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Dhanwanthari Jayanthi Celebrations

December 22, 2009 - 10:31
Dhanwanthari Jayanthi Celebrations

Dec 30, 2009
Health Sciences Campus, Kochi

In the Indian tradition, Lord Dhanwanthari is worshipped as the deity of medicine. Ayurveda colleges and hospitals around the country celebrate Dhanwanthari Jayanthi every year, but the celebration is not so common in hospitals and colleges of modern medicine.
Dhanwanthari Jayanthi Celebrations
Amrita is an exception. There is a life-size statue of Lord Dhanwanthari in Amrita’s ultra-modern, super-specialty hospital in Kochi. For many years now, enthusiastic Dhanwanthari Jayanthi celebrations are part of the annual calendar at this Health Sciences campus.

This year was no exception. Students and faculty of all four Schools on this campus came together on December 21, 2009, to honor the God of Medicine. Vaidya Kalanidhi Dr. C. K. Ramachandran was the chief guest for the event.

After aarti and worship, this authority in Ayurveda, modern medicine and spiritual literature planted an Asoka sapling to symbolically inaugurate the Herbal Medicine Garden, a joint initiative of the Amrita School of Pharmacy and the Department of Holistic Medicine at AIMS.

“The garden will house a collection of both common and rare and especially endangered medicinal plant species,’ the audience was informed. “The main objective is to preserve the knowledge of medicinal plants, herbs, spices and herbal remedies, which humankind has received from the past generations, for posterity.”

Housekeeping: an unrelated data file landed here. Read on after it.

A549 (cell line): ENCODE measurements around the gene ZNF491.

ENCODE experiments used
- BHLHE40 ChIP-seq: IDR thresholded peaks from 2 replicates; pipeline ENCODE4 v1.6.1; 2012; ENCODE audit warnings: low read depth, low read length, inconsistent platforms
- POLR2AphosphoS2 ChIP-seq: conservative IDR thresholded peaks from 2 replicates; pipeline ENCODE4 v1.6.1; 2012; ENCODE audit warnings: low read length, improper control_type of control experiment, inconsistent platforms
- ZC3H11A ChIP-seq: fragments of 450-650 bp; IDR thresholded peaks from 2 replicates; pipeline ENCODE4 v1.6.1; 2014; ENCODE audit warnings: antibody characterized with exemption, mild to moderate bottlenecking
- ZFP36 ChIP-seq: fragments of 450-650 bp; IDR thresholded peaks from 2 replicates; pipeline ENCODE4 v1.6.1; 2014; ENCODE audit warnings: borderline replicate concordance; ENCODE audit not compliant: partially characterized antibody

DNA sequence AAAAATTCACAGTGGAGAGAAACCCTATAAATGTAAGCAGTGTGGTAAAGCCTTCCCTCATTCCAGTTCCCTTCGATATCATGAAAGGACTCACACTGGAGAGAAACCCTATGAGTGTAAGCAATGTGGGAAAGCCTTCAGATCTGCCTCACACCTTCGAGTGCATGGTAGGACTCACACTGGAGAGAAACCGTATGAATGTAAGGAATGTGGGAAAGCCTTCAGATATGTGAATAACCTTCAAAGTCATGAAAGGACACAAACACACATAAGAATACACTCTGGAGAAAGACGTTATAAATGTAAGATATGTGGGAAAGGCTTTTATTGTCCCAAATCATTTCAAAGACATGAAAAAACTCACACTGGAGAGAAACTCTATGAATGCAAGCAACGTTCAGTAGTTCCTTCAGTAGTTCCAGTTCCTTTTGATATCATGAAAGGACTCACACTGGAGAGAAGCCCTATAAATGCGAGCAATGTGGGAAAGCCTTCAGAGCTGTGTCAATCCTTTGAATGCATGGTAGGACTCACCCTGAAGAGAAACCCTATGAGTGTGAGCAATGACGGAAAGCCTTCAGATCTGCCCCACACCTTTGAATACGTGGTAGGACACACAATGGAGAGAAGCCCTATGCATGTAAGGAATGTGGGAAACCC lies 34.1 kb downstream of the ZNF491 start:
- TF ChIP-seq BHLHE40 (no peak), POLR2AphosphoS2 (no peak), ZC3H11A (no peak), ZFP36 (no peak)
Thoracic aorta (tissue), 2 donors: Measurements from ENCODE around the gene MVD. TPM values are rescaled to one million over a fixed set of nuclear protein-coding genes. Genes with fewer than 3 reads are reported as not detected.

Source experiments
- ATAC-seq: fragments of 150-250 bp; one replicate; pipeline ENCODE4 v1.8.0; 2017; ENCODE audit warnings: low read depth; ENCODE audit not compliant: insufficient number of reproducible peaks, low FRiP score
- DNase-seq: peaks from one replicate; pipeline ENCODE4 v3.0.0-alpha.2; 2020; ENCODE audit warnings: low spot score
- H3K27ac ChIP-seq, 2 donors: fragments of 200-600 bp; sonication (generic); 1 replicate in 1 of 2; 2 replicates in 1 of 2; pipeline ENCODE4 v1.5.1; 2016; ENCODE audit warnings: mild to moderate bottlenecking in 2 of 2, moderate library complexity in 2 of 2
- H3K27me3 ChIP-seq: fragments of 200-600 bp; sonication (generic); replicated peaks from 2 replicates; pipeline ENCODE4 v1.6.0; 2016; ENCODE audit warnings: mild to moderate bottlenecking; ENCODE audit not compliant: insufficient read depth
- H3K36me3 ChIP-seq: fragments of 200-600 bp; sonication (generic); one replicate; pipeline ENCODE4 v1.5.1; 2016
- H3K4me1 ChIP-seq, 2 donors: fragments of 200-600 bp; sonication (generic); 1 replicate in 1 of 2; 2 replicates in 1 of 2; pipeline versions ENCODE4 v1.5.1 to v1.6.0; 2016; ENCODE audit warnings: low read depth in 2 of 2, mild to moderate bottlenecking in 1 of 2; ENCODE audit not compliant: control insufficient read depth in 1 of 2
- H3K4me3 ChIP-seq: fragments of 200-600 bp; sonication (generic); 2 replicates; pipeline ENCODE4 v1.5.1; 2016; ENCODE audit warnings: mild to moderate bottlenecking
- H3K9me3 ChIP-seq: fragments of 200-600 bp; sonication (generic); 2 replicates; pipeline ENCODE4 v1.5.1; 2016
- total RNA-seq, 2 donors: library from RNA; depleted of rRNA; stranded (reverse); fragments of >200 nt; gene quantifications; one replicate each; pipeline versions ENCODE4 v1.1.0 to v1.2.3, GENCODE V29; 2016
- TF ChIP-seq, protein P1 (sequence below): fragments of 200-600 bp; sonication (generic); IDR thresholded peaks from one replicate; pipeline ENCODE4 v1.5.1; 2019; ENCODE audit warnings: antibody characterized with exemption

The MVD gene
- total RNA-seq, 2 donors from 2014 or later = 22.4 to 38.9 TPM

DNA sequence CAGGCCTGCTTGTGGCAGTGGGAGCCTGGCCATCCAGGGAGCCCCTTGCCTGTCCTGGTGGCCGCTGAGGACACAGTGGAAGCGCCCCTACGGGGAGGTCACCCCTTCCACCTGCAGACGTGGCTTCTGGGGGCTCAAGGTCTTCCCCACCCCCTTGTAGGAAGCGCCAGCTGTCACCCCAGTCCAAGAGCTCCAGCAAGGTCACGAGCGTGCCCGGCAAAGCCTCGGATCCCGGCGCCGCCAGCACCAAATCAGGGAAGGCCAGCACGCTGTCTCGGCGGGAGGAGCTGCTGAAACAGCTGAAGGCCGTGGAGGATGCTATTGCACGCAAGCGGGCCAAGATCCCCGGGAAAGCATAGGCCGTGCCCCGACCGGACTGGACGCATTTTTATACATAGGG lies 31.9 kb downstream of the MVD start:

Dhanwanthari Jayanthi Celebrations
Dr. Kamath, Head of the Department of Holistic Medicine spoke. He explained the concept of holistic medicine. Traditional and ayurvedic methods of treatment should also be available to patients seeking treatment for diseases at this modern super-specialty hospital; thus the Department was born a few years ago, at the behest of Chancellor Amma.

Dr. Kamath spoke about values that can be incorporated in the medical curriculum. Students at Amrita Vishwa Vidyapeetham attend mandatory classes in cultural education that are a key part of the value based education they receive. Dr. Vasudevan, former Principal of the Amrita School of Medicine, coordinates the cultural education program for students.

The annual Dhanwanthari Jayanthi celebrations are also coordinated by Dr. Vasudevan. “There is great erosion of values in society,” Amma had told him, when he joined Amrita in 2002. “We must start a medical college and impart value-based education to the students. Doctors graduating from the Amrita School of Medicine should be service-minded.”

The third batch of students will graduate from the School in a few months’ time. Has Amma’s dream been realized? Are these doctors service-minded? Perhaps yes. As the Dhanwanthari Jayanthi celebrations drew to a close, three student volunteers of Sevamritam, narrated their experiences of the past year, wherein they had interacted with patients at their bedside and consoled them.

What had prompted them to do it? “The value based education, we received at Amrita,” they said.

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